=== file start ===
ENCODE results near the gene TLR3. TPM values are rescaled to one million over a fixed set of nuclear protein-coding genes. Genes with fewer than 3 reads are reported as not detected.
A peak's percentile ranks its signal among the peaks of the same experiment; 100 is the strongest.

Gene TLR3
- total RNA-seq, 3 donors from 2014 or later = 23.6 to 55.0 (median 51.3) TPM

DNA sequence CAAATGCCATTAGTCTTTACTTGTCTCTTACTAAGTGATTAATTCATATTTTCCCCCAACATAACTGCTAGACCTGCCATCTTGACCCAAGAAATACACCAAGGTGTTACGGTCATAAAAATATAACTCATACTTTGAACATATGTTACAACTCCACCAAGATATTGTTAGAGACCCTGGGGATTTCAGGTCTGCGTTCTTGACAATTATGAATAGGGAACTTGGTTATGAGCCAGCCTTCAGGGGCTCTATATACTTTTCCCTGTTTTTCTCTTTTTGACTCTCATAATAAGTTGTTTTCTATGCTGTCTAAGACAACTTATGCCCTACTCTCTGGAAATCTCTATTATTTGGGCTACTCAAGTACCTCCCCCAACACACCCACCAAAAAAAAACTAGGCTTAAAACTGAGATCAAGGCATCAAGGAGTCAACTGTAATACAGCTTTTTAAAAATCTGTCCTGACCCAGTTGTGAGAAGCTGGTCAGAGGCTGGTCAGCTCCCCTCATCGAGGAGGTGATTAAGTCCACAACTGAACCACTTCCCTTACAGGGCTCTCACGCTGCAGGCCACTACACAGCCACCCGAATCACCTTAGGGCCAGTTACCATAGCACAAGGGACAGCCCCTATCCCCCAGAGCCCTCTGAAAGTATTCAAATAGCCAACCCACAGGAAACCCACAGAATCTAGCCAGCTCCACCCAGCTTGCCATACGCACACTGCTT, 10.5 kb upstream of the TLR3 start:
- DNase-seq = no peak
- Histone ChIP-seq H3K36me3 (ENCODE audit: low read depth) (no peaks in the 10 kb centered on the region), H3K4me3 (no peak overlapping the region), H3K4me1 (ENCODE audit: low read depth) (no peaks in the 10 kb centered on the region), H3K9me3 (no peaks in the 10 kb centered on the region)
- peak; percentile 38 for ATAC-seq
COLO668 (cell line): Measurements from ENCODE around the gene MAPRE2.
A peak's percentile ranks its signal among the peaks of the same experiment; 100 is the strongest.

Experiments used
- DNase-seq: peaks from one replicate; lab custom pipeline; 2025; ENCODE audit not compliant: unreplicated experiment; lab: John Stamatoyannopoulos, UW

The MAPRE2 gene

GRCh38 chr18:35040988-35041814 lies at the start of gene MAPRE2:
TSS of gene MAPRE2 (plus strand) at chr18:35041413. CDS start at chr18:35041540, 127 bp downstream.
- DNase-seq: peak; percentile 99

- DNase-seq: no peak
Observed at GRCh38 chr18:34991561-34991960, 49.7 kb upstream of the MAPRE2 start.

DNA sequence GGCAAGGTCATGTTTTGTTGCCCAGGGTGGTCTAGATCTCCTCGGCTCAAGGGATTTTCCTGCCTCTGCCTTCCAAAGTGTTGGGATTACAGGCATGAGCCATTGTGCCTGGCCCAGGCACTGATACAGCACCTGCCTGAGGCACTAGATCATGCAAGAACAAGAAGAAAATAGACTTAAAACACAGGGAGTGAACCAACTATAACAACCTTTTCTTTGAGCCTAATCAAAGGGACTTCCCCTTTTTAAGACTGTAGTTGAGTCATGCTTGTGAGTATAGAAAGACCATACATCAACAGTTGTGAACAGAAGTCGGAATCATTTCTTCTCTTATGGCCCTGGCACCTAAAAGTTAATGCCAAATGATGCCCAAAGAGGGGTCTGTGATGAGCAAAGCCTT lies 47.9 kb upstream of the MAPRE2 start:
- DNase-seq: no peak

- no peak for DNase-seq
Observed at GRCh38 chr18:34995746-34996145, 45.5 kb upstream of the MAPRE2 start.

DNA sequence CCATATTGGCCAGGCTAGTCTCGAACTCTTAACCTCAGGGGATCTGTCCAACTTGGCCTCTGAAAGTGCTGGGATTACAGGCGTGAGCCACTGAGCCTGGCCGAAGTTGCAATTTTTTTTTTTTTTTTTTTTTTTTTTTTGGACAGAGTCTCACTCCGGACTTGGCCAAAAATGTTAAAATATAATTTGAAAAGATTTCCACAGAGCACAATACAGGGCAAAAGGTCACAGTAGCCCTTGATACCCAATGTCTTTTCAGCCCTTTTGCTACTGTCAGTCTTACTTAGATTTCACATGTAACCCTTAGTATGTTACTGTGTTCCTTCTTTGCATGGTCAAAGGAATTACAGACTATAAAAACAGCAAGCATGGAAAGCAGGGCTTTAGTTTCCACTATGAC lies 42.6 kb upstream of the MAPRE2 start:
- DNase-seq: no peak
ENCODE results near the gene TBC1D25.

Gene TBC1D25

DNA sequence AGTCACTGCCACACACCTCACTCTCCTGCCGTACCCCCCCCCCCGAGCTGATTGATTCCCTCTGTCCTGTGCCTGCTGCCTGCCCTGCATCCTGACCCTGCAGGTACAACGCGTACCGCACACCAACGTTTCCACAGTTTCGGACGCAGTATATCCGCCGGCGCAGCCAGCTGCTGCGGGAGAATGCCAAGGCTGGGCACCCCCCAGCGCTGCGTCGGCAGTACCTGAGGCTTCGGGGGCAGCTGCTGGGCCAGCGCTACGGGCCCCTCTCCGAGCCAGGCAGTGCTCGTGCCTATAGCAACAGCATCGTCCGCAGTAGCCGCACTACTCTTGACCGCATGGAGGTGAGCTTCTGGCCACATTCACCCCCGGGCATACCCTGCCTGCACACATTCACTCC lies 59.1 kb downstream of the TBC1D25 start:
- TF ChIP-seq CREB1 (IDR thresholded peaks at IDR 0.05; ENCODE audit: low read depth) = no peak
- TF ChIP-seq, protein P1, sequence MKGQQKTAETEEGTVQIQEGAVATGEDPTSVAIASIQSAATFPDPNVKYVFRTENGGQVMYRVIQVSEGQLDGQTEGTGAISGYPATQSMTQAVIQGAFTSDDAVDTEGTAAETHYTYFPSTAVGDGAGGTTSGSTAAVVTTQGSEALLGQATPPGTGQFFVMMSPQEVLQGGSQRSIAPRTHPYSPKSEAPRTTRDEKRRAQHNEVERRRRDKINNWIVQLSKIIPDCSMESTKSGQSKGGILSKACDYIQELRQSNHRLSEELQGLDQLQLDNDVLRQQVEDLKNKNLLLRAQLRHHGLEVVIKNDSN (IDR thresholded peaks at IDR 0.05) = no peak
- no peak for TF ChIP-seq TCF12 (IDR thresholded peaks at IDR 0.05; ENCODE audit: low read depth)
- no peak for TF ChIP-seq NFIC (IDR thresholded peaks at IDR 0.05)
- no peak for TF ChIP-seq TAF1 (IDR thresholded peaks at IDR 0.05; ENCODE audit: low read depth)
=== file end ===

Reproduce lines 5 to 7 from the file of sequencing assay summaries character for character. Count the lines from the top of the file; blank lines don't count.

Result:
DNA sequence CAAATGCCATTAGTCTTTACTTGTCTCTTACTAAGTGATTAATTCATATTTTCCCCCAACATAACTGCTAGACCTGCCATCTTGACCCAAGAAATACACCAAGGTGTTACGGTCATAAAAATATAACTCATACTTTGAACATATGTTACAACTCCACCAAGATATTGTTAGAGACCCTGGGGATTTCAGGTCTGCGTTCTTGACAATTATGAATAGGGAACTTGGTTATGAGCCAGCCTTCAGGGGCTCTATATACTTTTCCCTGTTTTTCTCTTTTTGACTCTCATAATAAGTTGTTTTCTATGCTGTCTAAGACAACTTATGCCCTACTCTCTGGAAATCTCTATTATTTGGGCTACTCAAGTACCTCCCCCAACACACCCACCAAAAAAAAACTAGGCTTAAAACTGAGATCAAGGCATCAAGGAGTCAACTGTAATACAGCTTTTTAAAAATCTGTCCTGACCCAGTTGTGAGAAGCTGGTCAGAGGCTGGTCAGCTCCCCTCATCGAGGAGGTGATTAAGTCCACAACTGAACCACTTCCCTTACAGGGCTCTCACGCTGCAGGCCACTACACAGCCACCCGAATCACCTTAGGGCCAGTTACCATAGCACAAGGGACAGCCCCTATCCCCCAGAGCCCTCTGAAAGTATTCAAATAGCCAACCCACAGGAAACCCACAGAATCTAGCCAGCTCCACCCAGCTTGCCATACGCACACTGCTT, 10.5 kb upstream of the TLR3 start:
- DNase-seq = no peak
- Histone ChIP-seq H3K36me3 (ENCODE audit: low read depth) (no peaks in the 10 kb centered on the region), H3K4me3 (no peak overlapping the region), H3K4me1 (ENCODE audit: low read depth) (no peaks in the 10 kb centered on the region), H3K9me3 (no peaks in the 10 kb centered on the region)